Finally, you should choose short fins. The longer the fins, the more power they will demand from you, and you will be less focussed on your technique, which is what we are really interested in here.

When it comes to exercises, you can combine fins and a board by holding the edge of the board with outstretched arms and kicking your legs faster and faster.

Swimming boards

Boards are THE swimming accessory to work on your legs, for all strokes. Remember what we said earlier. When held in front of you with one or two outstretched arms, the board isolates your legs, so that you can focus on your kicking technique when swimming the crawl or backstroke.And more too! Boards can also help to improve your breathing or to work on your wave-like body movements (breaststroke and butterfly). In a word, just like fins, boards can help to strengthen your glutes, your legs, your abdominal core muscles and your back.

When you swim with a board, make sure that your arms and your neck are not too stiff. Tension is not a good thing when working on your core muscles ;) ! 

Swimming: our tips on how to use your equipment

When it comes to training, in addition to the traditional exercise that consists of holding the edge of the board flat in front of you and kicking your legs faster and faster in order to speed up your heart rate (with or without fins), you also have the possibility to work on your strength. Position the board perpendicular to the surface of the water, half submerged, so that it forms a wall in front of you. In this way, you will make your legs work harder that usual.And it's a good sign when your legs start to hurt!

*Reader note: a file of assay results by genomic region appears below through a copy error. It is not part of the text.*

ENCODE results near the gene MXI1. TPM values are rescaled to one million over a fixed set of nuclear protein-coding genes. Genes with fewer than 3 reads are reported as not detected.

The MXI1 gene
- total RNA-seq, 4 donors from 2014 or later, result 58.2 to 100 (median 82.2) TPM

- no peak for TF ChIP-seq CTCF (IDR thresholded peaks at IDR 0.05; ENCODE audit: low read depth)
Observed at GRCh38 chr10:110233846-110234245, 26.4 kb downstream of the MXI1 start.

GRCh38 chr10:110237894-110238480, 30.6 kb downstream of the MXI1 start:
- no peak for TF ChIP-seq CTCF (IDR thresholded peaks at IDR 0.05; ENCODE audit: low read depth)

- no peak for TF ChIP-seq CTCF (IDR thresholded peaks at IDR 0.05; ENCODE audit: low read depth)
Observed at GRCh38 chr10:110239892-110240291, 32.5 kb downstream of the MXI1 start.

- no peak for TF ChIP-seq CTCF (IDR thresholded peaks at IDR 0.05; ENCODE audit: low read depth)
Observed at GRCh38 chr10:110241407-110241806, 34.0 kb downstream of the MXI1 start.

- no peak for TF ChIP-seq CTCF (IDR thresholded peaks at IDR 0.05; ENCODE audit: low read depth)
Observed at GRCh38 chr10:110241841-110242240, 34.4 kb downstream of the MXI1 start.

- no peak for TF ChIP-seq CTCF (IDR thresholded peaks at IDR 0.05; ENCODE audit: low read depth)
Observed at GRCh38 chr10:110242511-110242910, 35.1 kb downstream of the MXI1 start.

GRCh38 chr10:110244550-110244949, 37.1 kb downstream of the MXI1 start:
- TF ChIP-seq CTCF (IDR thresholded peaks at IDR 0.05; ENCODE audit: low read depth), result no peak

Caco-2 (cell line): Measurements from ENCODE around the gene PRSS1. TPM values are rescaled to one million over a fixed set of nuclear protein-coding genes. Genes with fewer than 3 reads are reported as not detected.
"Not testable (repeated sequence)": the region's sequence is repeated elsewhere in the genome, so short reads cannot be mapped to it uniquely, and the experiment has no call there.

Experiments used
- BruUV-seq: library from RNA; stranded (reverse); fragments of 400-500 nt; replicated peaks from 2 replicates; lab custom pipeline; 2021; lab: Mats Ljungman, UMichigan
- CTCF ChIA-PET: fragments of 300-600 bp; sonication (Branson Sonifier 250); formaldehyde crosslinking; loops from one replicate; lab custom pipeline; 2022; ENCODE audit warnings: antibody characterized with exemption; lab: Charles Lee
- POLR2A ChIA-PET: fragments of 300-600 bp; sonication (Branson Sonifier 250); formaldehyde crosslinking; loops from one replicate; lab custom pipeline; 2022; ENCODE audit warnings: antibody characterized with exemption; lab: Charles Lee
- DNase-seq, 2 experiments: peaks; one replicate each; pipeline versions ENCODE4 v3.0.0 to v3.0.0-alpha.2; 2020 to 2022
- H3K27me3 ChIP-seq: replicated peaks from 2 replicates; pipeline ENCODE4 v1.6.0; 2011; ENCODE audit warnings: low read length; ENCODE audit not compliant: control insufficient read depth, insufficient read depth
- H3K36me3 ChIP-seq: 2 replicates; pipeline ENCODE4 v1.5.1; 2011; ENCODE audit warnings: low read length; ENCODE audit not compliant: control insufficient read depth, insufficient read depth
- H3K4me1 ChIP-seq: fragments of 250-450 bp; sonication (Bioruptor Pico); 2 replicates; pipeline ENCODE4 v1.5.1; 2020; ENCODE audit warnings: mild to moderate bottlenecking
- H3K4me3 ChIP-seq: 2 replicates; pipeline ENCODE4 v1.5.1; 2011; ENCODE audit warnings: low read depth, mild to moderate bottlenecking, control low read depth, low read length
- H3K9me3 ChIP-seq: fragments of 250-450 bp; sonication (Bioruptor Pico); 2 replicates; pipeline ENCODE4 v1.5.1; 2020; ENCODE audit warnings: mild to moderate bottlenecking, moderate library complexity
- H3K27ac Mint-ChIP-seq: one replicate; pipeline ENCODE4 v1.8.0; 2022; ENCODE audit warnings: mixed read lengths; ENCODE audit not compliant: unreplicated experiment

Swimming: our tips on how to use your equipment


The pull buoy is the ideal equipment for swimming pools. Unlike boards, which immobilise the arms and allow you to focus on your legs, pull-buoys allow your legs to float, so that you can swim without them, using only the strength of your arms. This training accessory is particularly popular with triathletes and cyclists, who often find it difficult to keep their muscular legs aligned with the rest of their body.

This swimming accessory offers numerous benefits. Pull-buoys are an excellent means of working your upper body, your back and your abdominal muscles, but also of improving your propulsion, your trajectory, the position of your pelvis and your breathing.Not bad really!

The pull-buoy is placed between your legs, at the top of your thighs, to swim the crawl and the butterfly, but it is not used to swim the backstroke. Take care when it comes to the breaststroke. "When swimming the breaststroke, your legs are completely underwater. In this case, the pull-buoy tends to arch the back, which can be a problem”, explains Giuliana, Product Manager, who has been at Decathlon for 20 years.  “You can also position the pull-buoy between your knees or ankles, but this can be complicated for anyone who is not used to it”.

As you have probably already noticed at the swimming pool, pull-buoys are often used together with paddles in order to focus on working the arms.